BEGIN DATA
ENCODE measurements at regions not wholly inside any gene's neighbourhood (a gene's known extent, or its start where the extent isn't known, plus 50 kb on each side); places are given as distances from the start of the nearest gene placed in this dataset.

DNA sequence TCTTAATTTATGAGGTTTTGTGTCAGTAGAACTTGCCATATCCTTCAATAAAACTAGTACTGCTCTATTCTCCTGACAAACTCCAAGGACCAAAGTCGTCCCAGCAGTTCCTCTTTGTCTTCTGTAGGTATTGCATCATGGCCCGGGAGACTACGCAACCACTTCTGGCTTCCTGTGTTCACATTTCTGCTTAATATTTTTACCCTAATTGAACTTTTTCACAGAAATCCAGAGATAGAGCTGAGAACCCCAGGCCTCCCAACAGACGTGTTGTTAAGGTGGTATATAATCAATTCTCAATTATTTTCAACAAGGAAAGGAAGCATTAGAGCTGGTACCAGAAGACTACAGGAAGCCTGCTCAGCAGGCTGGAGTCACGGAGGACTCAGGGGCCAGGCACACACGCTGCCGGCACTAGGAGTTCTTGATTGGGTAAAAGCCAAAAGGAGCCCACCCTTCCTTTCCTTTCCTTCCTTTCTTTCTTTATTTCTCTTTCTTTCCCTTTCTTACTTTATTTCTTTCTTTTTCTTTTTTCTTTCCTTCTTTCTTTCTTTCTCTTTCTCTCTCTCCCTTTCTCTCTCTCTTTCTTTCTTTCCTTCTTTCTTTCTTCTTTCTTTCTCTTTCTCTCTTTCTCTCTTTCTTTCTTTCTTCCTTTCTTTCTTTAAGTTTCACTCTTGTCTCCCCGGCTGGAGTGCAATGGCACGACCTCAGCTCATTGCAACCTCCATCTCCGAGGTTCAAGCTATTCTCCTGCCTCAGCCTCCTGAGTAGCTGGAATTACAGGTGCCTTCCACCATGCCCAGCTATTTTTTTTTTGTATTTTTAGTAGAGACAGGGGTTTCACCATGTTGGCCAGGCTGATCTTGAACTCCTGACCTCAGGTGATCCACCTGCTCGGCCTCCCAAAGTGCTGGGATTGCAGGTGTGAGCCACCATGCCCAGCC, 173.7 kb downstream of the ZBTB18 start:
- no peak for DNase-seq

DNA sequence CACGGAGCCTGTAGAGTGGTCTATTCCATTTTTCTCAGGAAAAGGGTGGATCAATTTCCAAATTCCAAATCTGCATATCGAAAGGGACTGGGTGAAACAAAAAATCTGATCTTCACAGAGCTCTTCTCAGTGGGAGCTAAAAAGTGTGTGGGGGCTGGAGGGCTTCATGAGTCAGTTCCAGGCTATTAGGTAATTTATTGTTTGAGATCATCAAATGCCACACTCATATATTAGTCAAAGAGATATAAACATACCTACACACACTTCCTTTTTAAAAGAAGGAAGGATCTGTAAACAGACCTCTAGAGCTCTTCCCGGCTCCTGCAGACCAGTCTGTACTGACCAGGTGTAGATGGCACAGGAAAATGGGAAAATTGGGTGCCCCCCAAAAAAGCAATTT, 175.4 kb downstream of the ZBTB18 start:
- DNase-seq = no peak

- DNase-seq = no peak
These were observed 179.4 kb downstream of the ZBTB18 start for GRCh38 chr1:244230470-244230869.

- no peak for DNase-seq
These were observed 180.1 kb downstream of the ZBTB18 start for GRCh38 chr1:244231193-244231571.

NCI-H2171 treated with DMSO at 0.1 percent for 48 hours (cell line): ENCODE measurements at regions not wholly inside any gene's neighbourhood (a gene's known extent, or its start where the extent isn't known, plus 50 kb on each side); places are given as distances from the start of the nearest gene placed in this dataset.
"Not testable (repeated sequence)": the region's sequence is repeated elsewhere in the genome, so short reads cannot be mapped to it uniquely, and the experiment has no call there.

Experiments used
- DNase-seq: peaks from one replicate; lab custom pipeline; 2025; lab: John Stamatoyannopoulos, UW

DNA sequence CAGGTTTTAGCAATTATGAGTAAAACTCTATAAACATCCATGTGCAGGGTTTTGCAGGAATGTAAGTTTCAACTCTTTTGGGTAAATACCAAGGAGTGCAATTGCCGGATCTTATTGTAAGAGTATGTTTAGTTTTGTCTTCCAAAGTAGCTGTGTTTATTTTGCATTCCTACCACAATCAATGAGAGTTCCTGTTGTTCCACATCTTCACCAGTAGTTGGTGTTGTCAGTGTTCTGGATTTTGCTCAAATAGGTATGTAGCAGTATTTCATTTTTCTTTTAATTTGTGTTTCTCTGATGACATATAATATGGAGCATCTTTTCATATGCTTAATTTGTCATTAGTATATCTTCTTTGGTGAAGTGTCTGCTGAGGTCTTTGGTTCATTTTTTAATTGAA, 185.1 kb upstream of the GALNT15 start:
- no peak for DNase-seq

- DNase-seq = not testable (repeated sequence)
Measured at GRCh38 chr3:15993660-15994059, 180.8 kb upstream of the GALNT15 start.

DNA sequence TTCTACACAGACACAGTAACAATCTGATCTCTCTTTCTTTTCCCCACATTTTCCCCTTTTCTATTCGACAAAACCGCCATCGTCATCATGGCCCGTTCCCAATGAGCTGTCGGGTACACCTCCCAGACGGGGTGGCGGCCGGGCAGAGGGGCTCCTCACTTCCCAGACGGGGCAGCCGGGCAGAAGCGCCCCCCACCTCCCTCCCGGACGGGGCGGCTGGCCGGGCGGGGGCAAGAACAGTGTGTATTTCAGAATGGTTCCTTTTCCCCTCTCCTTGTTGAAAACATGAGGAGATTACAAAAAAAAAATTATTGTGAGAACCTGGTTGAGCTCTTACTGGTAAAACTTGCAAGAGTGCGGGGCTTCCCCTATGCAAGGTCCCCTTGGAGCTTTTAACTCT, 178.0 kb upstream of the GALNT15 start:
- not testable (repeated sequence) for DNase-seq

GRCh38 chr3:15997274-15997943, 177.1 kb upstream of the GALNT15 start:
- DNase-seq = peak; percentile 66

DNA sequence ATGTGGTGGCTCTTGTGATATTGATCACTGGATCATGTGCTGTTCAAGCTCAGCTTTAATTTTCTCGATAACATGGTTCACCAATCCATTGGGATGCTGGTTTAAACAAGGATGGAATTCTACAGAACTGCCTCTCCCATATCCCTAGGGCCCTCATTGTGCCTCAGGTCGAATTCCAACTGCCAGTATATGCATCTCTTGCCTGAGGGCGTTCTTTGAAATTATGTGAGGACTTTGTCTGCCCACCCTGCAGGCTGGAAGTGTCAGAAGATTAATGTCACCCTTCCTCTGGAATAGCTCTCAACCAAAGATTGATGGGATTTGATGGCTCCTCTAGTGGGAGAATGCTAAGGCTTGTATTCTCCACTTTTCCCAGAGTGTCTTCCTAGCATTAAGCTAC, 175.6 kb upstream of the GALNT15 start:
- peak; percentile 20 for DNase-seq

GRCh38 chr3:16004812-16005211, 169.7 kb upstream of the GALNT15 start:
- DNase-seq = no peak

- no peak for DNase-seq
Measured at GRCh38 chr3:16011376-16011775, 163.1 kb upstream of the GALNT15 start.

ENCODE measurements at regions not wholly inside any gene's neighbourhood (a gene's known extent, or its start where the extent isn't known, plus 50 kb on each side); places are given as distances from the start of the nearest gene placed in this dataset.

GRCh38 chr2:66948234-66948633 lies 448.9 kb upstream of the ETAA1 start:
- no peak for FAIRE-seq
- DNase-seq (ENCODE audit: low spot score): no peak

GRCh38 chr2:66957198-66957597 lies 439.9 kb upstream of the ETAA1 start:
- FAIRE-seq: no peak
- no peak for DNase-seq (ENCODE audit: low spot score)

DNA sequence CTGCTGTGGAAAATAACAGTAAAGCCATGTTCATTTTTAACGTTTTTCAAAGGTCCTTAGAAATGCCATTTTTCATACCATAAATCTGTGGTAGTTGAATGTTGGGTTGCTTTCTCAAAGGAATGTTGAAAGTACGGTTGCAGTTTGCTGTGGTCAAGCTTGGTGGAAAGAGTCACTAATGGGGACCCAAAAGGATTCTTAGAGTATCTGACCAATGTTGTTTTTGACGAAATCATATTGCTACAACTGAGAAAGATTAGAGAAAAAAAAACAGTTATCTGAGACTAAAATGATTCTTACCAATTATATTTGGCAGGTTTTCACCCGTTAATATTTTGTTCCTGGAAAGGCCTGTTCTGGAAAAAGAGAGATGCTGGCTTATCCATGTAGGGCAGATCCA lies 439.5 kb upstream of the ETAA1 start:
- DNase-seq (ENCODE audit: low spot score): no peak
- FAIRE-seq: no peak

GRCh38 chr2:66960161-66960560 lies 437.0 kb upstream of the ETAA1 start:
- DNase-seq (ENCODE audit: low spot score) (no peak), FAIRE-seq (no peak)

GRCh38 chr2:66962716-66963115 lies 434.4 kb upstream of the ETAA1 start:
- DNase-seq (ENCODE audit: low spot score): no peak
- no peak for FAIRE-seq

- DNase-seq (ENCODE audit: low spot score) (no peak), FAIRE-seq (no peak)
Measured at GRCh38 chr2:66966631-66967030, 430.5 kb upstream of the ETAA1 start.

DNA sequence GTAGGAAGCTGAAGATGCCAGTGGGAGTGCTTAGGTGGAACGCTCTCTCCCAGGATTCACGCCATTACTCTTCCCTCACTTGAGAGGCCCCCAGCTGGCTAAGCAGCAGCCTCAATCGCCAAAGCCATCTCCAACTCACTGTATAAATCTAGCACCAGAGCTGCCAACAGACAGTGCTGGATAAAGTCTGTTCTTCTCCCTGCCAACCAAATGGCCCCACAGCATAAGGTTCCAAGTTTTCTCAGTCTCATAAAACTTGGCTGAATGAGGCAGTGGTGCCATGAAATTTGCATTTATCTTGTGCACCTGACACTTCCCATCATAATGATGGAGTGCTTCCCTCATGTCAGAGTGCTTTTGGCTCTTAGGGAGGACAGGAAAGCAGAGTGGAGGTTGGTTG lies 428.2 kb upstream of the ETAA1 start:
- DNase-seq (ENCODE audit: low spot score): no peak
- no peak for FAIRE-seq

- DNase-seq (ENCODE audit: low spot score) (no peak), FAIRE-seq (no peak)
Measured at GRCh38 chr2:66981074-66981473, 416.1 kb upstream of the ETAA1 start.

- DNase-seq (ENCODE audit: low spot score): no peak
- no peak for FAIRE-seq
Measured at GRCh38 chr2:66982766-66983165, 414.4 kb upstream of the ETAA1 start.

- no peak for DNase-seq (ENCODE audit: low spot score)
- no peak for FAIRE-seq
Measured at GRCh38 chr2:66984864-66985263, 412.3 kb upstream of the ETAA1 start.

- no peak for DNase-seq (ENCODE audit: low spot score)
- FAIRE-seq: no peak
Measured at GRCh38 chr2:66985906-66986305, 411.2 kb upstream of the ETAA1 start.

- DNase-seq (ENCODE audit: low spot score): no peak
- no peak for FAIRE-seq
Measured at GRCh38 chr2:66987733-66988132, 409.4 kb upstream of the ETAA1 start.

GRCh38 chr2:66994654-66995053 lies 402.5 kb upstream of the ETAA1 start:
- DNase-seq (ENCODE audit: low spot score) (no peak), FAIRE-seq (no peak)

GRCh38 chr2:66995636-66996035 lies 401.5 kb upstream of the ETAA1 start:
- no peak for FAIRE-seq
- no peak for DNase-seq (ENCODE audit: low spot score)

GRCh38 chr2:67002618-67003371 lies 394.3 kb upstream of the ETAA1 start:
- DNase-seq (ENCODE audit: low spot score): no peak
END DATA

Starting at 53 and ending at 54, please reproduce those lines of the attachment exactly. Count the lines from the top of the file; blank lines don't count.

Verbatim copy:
- no peak for DNase-seq (ENCODE audit: low spot score)
- no peak for FAIRE-seq